Having a Will

Let's make an analogy. There are two empty fruit bowls in front of you. The one on your left has one piece of fruit. The fruit represents a will. A will performs one function only. It just states who receives everything when you pass away. That's it. A will does not avoid probate when you pass away and is completely public. Anyone can look it up from the court system while you are alive and after you pass. A will can also be easily challenged in court. This is process is known as probate, and can drain your estate by thousands of dollars. If your will is challenged, your assets could be frozen for years while in probate. Lastly, A will does nothing for you while you are alive.

A Living Trust

Staying with the analogy made above regarding the two fruit bowls; the one on your left has one piece of fruit. However, the fruit-bowl on your right is full of fruit, and this represents a living trust. A trust performs several functions. While you are alive, it states who you want to make financial and medical decisions in the event you are incapacitated. This is the "living" part of a living trust. A will does not state anything applicable to when you are alive. A living trust is completely private. There is no involvement of probate at all and it is very hard to contest. Your assets are passed to heirs from a trust quickly. As mentioned earlier, think of the trust as a complete contingency plan for your life.

Why have a living trust

image1

The Bottom Line

The answer is simple. A living trust prevents assets (like your home) from being seized by probate court upon your passing and is completely private. In addition, a quality living trust provides for a smooth transition of assets upon your passing by naming beneficiaries. Moreover, there is a reason why it's called a living trust.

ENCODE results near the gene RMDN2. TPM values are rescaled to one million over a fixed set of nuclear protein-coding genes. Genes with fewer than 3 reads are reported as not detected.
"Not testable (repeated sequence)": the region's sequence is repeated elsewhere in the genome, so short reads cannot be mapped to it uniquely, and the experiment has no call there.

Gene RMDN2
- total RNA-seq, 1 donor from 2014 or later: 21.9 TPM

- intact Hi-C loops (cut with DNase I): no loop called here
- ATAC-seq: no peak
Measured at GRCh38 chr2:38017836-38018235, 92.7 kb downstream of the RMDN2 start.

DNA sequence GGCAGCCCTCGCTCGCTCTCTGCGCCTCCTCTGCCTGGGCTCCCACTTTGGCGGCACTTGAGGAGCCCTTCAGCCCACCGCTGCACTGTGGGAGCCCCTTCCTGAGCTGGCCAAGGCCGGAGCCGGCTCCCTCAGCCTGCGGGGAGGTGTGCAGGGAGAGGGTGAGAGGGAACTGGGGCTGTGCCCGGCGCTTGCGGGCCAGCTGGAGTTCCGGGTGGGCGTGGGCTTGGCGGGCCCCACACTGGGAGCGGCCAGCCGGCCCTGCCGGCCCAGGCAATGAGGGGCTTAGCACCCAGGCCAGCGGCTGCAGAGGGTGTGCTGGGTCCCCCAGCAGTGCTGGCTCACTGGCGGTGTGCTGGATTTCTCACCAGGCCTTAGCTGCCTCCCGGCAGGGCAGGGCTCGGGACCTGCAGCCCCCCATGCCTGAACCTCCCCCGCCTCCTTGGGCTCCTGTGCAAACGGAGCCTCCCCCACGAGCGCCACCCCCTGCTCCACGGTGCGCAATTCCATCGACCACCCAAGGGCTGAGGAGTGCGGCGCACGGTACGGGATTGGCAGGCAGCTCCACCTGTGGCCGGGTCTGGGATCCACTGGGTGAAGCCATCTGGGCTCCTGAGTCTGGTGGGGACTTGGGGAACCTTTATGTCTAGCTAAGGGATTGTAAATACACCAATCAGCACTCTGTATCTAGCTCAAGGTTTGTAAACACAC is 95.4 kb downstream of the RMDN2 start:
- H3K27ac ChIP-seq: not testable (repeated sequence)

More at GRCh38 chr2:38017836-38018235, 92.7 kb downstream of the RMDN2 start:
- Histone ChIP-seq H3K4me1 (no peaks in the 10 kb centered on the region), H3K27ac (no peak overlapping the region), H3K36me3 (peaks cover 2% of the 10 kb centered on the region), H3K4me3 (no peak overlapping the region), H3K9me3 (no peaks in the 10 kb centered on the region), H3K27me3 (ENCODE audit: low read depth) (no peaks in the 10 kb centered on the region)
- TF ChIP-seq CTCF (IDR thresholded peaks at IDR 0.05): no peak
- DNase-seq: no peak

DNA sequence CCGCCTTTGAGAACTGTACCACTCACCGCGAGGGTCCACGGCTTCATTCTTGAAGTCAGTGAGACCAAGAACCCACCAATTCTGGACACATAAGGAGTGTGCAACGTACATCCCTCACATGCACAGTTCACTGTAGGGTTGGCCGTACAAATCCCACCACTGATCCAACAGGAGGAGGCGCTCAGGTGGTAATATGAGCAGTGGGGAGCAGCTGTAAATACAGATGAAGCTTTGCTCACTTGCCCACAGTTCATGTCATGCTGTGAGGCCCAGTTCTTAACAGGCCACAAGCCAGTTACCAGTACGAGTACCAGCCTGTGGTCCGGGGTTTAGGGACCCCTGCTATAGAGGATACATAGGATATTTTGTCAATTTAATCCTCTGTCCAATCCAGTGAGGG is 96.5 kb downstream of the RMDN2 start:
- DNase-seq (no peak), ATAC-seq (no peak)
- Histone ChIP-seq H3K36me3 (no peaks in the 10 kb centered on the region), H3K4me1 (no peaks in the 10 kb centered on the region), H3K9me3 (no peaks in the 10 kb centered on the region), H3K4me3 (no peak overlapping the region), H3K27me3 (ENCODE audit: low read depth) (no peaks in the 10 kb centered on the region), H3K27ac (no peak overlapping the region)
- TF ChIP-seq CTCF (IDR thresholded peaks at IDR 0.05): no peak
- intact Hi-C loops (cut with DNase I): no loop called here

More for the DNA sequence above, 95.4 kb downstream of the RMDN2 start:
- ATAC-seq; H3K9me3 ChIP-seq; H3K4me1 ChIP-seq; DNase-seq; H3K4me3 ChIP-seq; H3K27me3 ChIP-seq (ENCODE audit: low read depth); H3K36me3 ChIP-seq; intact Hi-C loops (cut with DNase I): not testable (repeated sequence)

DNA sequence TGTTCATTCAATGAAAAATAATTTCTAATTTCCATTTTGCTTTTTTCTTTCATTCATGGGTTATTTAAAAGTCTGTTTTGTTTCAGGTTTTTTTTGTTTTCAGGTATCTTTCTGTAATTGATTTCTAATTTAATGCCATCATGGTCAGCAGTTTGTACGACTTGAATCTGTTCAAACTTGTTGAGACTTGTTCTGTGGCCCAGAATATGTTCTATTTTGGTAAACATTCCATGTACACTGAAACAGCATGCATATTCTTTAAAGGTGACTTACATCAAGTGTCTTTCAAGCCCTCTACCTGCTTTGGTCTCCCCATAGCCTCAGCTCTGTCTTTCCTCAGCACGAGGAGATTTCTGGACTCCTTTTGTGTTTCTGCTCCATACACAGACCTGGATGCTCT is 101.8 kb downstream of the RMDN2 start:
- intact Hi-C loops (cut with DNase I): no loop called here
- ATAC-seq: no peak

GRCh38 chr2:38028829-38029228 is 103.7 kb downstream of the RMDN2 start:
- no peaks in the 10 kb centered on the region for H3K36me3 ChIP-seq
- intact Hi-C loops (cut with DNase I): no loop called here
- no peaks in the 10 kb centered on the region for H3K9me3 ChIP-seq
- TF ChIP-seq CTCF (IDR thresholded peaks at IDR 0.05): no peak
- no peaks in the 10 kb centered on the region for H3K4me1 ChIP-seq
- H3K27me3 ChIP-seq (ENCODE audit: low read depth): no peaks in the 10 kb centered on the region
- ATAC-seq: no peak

If you are married, then someday, one of you will be left. If you are alone and later become disabled or hospitalized, the documents included with your trust state will have legal authority over your accounts and also will make medical decisions until you get better. Even better, you will have made all the complex medical decisions in advance. The person you chose to enforce your decisions will be required to do so. If you don't name someone in advance, then the courts decide who gets this authority. 

 The documents that help you when disabled are called financial and medical powers of attorney. This, again, is the "living" part of a living trust. A living trust is very difficult to contest. A good trust will have a "poison pill" (and ours does), which states that anyone contesting their share or contesting the trust shall receive $1.00. Lastly, a good living trust will name both a primary and secondary guardian for those with children under 18. 


You have spent your whole life accumulating assets. If you set up a will, you may be putting your estate at the risk of being easily challenged in probate. A living trust sets up a contingency plan to help you for  when you are alive and when you knock om God's door. 

Michael Crupi with his son Connor

image2